Today, more than 800 chemical products categorized as endocrine disrupting chemicals (EDCs) may strongly affect hormone receptors, act as agonists or antagonists, and lead to clinical symptoms of hormonal imbalance.
Recent studies showed many women exposed to chemical compounds have a genetic susceptibility to developing PCOS or Endometriosis and several related metabolic disorders. Time of exposure to these endocrine disruptors is crucial to determine their effect, especially during fetal development, given their potential harmful effects to pregnancy hormones and fetal cellular programming. It became clear to scientists that harmful effects of environmental exposures can affect offsprings up to 3 generations.
An observational study with female rats given high doses of EDCs such as BPA( found in plastic containers, receipts, lotto tickest…) in the neonatal stage resulted in adult PCOS phenotypes with increased plasma testosterone and estradiol levels, decreased progesterone levels, and development of ovarian cysts (Fernández et al., 2010). Fernández et al. (2009)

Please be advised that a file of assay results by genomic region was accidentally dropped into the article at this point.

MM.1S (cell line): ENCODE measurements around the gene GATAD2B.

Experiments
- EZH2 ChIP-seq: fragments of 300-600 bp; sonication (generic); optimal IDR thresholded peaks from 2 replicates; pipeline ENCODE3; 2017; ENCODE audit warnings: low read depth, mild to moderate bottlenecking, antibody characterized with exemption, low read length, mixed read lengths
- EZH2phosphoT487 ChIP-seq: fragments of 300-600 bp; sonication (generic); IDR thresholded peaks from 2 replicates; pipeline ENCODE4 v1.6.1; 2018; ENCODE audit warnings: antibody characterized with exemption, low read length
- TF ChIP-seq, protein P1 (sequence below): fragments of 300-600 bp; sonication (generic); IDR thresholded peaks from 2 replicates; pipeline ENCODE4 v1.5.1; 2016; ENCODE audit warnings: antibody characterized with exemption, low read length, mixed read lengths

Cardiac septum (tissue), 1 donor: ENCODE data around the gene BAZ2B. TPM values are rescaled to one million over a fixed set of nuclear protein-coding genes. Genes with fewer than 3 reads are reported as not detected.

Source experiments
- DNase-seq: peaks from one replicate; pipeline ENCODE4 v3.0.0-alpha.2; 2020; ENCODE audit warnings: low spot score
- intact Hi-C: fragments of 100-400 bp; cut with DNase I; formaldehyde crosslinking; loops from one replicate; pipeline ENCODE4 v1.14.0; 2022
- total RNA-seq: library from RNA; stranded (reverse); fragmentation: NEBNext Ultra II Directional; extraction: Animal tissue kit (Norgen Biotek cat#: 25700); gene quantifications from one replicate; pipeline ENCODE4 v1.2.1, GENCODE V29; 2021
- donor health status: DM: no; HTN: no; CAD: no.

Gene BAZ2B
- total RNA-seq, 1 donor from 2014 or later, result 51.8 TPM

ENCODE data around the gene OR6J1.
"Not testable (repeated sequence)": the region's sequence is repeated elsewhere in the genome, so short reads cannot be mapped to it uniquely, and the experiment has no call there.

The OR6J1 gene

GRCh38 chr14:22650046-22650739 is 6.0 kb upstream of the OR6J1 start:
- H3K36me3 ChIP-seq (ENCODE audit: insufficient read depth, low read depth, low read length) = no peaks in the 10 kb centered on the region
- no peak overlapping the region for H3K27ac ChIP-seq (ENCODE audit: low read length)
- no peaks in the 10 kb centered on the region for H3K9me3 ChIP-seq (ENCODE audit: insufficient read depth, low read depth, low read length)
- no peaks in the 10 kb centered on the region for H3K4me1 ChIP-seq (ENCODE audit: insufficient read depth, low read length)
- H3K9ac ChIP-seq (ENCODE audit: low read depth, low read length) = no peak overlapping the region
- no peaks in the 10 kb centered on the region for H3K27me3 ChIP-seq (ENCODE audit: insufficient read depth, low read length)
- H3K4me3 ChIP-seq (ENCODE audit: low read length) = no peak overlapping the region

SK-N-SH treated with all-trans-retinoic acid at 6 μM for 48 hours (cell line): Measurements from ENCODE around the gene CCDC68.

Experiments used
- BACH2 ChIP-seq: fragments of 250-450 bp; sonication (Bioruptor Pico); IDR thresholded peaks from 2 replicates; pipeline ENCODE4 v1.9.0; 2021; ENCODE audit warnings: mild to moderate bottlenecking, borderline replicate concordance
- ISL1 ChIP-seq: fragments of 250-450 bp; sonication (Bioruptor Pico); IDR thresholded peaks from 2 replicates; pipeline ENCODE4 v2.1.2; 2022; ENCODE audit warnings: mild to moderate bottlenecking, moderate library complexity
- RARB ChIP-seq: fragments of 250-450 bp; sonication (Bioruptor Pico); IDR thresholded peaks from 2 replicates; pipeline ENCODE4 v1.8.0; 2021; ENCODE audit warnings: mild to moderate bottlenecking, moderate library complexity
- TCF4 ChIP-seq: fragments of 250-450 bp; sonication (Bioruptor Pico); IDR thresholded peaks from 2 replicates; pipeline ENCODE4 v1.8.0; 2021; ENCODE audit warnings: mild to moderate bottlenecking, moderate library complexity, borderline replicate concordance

In general, endocrine disruptors can jeopardize the health of men and women. EDCs can mimic normal hormones and occupy the receptors inside the body and cause similar symptoms that we can observe in case of too much hormones or hormone deficiencies such as weight gain, cancer in both men and women.